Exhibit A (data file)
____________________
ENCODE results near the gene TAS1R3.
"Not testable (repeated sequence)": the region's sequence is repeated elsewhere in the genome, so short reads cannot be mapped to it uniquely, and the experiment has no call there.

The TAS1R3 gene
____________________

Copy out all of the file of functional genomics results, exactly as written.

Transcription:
ENCODE results near the gene TAS1R3.
"Not testable (repeated sequence)": the region's sequence is repeated elsewhere in the genome, so short reads cannot be mapped to it uniquely, and the experiment has no call there.

The TAS1R3 gene